The role of haemorrhage and exudate detection in automated grading of diabetic retinopathy

Alan D Fleming, Keith A Goatman, Sam Philip, Graeme J Williams, Gordon J Prescott, Graham S Scotland, Paul McNamee, Graham P Leese, William N Wykes, Peter F Sharp, John A Olson, Scottish Diabetic Retinopathy Clinical Research Network

Research output: Contribution to journalArticlepeer-review

74 Citations (Scopus)


Background/aims: Automated grading has the potential to improve the efficiency of diabetic retinopathy screening services. While disease/no disease grading can be performed using only microaneurysm detection and image-quality assessment, automated recognition of other types of lesions may be advantageous. This study investigated whether inclusion of automated recognition of exudates and haemorrhages improves the detection of observable/referable diabetic retinopathy.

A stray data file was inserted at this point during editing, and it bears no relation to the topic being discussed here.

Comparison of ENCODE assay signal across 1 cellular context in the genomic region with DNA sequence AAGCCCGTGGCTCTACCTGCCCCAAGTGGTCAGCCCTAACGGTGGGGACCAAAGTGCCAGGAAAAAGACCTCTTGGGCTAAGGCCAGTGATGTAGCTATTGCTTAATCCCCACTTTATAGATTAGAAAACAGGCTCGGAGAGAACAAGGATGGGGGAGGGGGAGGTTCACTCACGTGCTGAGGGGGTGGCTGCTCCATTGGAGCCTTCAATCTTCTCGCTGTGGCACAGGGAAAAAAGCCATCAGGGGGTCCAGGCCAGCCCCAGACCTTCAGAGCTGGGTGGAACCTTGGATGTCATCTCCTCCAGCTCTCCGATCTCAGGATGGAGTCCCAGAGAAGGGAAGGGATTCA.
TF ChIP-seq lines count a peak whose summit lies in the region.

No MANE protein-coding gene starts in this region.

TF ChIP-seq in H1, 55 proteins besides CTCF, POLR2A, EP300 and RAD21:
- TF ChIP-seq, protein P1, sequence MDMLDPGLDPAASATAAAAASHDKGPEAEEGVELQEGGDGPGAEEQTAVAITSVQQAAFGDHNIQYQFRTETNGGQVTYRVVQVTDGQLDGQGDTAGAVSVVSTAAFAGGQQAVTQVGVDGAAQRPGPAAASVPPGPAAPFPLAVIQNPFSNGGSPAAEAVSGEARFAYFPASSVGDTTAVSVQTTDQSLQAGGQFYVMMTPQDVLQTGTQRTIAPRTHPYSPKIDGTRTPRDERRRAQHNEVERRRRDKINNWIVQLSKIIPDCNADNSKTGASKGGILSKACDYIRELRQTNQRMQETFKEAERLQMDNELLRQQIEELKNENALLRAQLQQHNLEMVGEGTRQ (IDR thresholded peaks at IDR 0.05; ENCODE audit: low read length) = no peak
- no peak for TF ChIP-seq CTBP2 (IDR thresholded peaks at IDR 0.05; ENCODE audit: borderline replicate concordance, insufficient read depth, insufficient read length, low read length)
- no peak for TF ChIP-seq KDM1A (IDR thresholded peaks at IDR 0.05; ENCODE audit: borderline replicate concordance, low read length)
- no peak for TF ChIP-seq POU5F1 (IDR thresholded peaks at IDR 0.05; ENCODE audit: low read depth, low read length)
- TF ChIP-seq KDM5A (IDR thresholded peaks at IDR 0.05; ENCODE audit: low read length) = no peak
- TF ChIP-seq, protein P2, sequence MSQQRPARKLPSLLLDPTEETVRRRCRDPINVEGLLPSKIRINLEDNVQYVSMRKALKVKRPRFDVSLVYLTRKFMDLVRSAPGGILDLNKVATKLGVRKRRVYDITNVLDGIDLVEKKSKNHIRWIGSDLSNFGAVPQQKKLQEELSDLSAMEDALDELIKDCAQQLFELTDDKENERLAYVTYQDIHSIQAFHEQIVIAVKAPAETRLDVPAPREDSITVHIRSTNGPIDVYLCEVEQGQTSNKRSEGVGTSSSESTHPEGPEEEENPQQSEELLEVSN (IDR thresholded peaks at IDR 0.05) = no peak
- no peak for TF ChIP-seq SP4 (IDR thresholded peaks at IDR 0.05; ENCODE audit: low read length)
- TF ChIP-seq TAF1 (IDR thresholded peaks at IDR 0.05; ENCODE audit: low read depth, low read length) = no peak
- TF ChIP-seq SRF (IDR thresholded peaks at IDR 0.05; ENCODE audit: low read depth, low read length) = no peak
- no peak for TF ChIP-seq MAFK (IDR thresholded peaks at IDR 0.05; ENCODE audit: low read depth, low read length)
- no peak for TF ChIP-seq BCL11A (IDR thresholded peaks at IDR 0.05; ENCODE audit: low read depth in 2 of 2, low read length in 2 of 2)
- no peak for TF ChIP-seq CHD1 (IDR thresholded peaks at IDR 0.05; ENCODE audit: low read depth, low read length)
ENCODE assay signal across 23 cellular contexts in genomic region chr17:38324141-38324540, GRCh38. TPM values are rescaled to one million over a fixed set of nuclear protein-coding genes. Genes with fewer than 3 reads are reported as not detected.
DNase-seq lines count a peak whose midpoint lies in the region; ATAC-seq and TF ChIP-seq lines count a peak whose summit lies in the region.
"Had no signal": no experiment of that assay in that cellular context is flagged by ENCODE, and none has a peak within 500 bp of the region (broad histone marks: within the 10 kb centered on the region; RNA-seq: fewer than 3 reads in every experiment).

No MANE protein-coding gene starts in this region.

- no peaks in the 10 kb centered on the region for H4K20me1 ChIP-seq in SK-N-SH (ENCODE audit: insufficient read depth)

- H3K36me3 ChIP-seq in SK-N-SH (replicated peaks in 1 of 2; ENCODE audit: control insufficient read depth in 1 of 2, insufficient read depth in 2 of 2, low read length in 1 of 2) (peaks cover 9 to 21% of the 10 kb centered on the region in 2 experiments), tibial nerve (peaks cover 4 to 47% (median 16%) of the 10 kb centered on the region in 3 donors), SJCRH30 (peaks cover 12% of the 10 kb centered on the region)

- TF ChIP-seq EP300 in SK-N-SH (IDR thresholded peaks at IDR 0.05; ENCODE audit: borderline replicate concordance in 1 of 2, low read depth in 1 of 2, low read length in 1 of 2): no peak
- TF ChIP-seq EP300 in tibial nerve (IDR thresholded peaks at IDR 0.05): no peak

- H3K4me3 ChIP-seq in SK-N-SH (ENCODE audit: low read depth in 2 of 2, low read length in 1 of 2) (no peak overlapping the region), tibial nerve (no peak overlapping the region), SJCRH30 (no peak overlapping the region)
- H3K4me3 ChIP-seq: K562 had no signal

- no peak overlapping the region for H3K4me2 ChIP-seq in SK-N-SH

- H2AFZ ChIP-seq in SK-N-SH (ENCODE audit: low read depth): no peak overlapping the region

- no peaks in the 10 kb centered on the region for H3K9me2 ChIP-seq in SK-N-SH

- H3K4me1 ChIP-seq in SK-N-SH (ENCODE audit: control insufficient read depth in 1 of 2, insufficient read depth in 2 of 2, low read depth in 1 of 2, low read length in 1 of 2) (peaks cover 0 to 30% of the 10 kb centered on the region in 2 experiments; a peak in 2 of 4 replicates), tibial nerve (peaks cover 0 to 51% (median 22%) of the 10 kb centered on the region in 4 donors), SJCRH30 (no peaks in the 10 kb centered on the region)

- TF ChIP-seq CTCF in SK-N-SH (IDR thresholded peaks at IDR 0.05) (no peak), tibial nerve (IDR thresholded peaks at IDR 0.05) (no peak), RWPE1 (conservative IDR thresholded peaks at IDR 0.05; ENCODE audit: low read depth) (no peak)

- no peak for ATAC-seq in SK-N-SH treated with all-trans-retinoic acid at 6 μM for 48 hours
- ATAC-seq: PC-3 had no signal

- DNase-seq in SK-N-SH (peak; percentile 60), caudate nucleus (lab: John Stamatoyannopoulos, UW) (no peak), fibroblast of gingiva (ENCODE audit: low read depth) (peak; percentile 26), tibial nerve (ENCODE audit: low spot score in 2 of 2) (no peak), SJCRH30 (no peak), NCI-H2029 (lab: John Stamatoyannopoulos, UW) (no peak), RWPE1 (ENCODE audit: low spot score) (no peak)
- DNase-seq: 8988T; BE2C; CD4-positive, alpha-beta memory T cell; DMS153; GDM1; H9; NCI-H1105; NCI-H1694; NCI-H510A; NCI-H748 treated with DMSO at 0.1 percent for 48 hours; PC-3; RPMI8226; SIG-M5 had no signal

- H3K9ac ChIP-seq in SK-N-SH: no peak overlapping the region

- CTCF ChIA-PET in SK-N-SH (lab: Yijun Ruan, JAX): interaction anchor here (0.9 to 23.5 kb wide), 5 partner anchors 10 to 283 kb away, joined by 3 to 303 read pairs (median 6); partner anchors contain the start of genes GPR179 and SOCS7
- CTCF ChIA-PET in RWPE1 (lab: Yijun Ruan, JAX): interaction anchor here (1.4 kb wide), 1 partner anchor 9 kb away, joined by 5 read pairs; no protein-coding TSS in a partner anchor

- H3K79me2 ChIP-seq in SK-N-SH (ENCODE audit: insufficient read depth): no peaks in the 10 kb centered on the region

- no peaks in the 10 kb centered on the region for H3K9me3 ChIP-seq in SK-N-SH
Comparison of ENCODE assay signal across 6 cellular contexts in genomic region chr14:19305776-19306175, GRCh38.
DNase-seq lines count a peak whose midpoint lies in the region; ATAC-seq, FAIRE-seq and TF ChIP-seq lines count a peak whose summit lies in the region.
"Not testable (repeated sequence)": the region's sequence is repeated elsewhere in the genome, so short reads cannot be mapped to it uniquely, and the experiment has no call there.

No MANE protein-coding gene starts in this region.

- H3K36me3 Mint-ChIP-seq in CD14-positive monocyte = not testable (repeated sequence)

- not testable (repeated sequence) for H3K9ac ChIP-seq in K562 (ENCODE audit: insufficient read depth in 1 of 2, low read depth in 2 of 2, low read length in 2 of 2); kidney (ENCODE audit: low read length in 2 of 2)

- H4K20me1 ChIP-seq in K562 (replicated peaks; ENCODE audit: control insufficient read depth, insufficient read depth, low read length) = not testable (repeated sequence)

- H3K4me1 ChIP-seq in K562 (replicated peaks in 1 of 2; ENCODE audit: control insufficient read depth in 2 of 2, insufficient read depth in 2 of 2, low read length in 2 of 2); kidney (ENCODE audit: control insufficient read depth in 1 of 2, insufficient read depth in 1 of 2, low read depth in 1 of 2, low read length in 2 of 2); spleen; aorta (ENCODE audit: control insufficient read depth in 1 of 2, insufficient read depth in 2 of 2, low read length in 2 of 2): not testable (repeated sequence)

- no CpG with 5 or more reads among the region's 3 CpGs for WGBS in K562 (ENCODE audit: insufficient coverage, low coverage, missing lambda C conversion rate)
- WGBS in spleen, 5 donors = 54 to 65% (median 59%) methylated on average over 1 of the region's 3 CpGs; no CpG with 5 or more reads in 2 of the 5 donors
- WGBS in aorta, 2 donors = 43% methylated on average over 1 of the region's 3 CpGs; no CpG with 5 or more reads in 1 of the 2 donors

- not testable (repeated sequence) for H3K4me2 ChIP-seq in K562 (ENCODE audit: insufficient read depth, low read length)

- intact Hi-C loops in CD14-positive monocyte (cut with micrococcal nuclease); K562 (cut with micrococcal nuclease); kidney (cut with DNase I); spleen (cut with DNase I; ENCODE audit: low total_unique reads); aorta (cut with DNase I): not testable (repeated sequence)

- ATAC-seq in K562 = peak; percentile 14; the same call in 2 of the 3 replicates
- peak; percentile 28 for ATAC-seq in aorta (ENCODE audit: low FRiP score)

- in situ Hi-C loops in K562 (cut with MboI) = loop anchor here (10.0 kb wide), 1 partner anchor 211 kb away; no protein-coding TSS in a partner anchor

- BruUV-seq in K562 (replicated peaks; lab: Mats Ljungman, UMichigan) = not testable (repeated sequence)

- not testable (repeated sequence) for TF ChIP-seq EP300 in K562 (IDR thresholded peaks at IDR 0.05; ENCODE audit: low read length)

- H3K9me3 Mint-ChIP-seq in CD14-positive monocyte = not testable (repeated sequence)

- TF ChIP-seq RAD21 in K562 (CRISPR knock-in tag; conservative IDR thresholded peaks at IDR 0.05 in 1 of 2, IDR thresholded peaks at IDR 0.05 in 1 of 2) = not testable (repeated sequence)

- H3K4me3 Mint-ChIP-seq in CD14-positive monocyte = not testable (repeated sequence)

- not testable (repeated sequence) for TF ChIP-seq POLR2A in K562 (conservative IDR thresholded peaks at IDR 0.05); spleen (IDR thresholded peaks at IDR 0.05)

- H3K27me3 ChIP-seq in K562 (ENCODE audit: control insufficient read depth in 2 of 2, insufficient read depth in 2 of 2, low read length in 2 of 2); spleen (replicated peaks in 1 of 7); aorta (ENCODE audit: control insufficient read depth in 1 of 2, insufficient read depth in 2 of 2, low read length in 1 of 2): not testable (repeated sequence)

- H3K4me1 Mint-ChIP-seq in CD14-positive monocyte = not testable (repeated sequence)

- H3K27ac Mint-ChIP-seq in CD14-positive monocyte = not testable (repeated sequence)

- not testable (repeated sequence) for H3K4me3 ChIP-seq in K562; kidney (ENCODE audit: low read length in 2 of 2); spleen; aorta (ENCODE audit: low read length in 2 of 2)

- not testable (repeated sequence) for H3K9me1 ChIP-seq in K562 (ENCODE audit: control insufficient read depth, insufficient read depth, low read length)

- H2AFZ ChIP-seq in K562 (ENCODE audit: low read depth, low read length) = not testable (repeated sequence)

Methods: Images from 1253 patients with observable/referable retinopathy and 6333 patients with non-referable retinopathy were obtained from three grading centres. All images were reference-graded, and automated disease/no disease assessments were made based on microaneurysm detection and combined microaneurysm, exudate and haemorrhage detection.

Results: Introduction of algorithms for exudates and haemorrhages resulted in a statistically significant increase in the sensitivity for detection of observable/referable retinopathy from 94.9% (95% CI 93.5 to 96.0) to 96.6% (95.4 to 97.4) without affecting manual grading workload.

Conclusion: Automated detection of exudates and haemorrhages improved the detection of observable/referable retinopathy.

Original languageEnglish
Pages (from-to)706-711
Number of pages6
JournalBritish Journal of Ophthalmology
Issue number6
Early online date5 Aug 2009
Publication statusPublished - Jun 2010


  • algorithms
  • diabetic retinopathy
  • diagnosis, computer-assisted
  • diagnostic techniques, ophthalmological
  • exudates and transudates
  • humans
  • image interpretation, computer-assisted
  • mass screening
  • reference standards
  • retinal hemorrhage
  • severity of illness index


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